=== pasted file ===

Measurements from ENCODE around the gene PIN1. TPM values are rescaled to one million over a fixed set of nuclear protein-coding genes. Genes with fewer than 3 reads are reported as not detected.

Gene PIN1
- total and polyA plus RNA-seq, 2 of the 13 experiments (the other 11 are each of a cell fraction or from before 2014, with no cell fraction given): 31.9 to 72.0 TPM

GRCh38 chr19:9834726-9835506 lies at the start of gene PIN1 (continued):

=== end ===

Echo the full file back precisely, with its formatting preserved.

Measurements from ENCODE around the gene PIN1. TPM values are rescaled to one million over a fixed set of nuclear protein-coding genes. Genes with fewer than 3 reads are reported as not detected.

Gene PIN1
- total and polyA plus RNA-seq, 2 of the 13 experiments (the other 11 are each of a cell fraction or from before 2014, with no cell fraction given): 31.9 to 72.0 TPM

GRCh38 chr19:9834726-9835506 lies at the start of gene PIN1 (continued):